Cleaner coal power

A new technique will help reduce mercury and other trace elements emitted from coal gasification and coal-fired power plants.

A licensing agreement recently signed by the US Department of Energy and Johnson Matthey will contribute to the reduction of mercury and other trace elements emitted from coal gasification and coal-fired power plants.

The agreement between Johnson Matthey and the Office of Fossil Energy’s National Energy Technology Laboratory (NETL) paves the way for the company to demonstrate a mercury-reduction process patented by two NETL researchers and to ultimately commercialise the process.

Johnson Matthey plans to demonstrate the process at larger bench- and pilot-scales to the point that it can be commercially sold to utility and related industries.

The process, patented as a ‘Method for High-Temperature Mercury Capture from Gas Streams,’ enables scientists to remove mercury from high-temperature gases by using metal sorbents to capture the mercury, as well as the trace elements arsenic and selenium. Once they capture the trace elements, the sorbents can be regenerated and used again in gas streams, primarily from coal gasifiers, coal-fired electric plants, and ore smelters.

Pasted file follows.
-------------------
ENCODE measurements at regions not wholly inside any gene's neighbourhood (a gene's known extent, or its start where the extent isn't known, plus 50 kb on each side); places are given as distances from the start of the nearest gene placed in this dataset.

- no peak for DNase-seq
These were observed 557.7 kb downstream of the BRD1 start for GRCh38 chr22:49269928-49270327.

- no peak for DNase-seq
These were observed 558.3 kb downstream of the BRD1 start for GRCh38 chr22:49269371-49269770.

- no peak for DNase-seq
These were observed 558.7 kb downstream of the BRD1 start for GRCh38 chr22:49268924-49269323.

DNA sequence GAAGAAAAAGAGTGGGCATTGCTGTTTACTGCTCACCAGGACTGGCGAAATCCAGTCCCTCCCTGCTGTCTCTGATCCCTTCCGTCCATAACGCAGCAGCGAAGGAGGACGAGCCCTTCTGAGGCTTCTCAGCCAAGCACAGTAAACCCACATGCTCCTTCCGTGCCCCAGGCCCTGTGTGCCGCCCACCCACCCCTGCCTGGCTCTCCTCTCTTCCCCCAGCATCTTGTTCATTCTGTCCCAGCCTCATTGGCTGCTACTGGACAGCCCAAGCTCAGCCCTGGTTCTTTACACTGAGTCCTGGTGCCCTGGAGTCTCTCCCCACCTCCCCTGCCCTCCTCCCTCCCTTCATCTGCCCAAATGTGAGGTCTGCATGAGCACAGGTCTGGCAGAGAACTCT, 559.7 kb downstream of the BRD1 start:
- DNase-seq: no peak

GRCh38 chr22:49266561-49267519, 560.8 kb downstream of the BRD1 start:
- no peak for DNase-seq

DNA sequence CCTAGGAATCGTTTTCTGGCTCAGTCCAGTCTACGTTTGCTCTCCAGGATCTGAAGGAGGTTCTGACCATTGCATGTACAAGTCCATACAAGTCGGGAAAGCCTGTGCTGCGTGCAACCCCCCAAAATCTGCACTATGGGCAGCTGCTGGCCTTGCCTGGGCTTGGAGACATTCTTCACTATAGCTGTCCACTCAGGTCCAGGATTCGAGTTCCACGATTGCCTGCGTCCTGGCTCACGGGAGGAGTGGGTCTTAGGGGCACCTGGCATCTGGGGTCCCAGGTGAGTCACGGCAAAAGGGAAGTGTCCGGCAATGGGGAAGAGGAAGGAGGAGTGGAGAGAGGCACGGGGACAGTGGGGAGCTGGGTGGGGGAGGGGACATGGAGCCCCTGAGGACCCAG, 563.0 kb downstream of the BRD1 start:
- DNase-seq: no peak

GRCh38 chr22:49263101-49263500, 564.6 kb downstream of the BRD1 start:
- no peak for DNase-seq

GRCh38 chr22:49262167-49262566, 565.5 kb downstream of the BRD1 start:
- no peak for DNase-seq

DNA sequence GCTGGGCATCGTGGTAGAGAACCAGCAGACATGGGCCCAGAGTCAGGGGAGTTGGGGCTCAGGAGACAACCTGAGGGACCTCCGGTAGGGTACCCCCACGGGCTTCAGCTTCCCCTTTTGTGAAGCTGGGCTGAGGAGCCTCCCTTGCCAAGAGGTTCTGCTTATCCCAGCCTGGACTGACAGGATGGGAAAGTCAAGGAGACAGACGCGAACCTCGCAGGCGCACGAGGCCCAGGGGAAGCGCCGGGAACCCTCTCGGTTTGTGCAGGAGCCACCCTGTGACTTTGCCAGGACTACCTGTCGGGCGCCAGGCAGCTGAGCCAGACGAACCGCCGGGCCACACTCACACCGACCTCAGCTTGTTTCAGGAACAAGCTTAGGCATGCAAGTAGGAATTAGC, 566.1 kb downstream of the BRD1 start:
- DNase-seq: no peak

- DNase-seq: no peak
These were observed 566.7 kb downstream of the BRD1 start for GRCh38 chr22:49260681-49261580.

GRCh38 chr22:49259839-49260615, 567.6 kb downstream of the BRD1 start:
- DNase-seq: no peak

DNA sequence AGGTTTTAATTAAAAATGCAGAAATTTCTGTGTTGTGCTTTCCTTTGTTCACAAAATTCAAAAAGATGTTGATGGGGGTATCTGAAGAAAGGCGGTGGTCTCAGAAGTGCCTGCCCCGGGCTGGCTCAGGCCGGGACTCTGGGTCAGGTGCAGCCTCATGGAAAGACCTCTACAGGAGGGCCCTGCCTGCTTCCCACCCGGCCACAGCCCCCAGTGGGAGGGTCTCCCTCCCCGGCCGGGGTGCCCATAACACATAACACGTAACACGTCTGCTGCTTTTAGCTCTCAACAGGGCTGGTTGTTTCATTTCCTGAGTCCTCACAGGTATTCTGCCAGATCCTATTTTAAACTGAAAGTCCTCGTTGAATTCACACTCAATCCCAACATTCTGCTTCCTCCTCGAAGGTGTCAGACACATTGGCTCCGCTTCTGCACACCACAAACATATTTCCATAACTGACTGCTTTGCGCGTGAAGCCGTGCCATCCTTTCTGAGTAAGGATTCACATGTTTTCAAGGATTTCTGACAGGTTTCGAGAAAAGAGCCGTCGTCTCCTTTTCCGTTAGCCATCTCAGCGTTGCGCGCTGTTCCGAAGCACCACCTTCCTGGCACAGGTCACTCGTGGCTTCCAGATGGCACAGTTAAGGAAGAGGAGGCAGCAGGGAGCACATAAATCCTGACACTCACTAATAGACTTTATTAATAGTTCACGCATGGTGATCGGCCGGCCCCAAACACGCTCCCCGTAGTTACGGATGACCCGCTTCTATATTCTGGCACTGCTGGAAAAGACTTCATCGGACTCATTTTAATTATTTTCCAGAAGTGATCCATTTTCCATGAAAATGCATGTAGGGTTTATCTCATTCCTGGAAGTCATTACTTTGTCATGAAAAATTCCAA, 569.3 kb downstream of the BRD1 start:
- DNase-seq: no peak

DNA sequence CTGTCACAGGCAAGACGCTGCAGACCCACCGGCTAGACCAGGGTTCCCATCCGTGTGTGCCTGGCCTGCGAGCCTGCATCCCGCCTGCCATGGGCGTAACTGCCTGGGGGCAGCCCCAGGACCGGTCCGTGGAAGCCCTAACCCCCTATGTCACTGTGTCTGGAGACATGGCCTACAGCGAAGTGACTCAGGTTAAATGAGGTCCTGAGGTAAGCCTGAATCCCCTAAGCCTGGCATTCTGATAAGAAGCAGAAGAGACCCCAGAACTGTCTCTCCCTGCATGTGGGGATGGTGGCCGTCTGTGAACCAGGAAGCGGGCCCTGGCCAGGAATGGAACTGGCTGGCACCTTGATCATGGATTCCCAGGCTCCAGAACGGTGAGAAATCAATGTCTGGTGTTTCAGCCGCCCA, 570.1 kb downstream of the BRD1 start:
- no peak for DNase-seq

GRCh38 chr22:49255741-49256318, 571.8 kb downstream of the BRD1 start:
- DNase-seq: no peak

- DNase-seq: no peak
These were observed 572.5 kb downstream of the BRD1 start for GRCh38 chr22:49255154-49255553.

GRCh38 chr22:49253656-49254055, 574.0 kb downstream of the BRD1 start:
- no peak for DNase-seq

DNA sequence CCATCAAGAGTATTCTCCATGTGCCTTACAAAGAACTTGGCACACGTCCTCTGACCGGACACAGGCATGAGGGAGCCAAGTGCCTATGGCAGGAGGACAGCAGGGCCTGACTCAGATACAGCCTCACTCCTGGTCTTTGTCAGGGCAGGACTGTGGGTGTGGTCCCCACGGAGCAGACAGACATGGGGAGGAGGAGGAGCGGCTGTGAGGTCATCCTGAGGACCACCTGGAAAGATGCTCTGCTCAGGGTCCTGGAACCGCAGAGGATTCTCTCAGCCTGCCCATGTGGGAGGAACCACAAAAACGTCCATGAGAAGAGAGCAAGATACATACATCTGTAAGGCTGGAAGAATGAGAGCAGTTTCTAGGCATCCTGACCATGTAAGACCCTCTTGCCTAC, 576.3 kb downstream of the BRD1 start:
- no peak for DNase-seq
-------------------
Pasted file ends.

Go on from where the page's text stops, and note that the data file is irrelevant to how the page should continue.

Since the US Energy Department envisions the increased use of gasification, and a concurrent increase in trace element emissions over the next 20 years, the Department wants to ensure that technologies are in place to meet existing and future regulations.

The key to this new technology is that it has successfully removed mercury from fuel gases at high temperatures. Prior research had shown little progress in removing mercury from high-temperature gas streams because the adsorption of mercury on a sorbent typically decreases as temperature increases. As a result, nearly all of the mercury in coal ends up in the flue and fuel gases. The carbon-based sorbents typically used appear to be unsuited for capturing mercury contained in high-temperature fuel or flue gases.

In early tests, this patented process overcame obstacles related to heat and was able to perform at variable temperatures. Such successes at high temperatures preserve the high-temperature efficiency of gasifying systems, such as integrated gasification combined-cycle plants.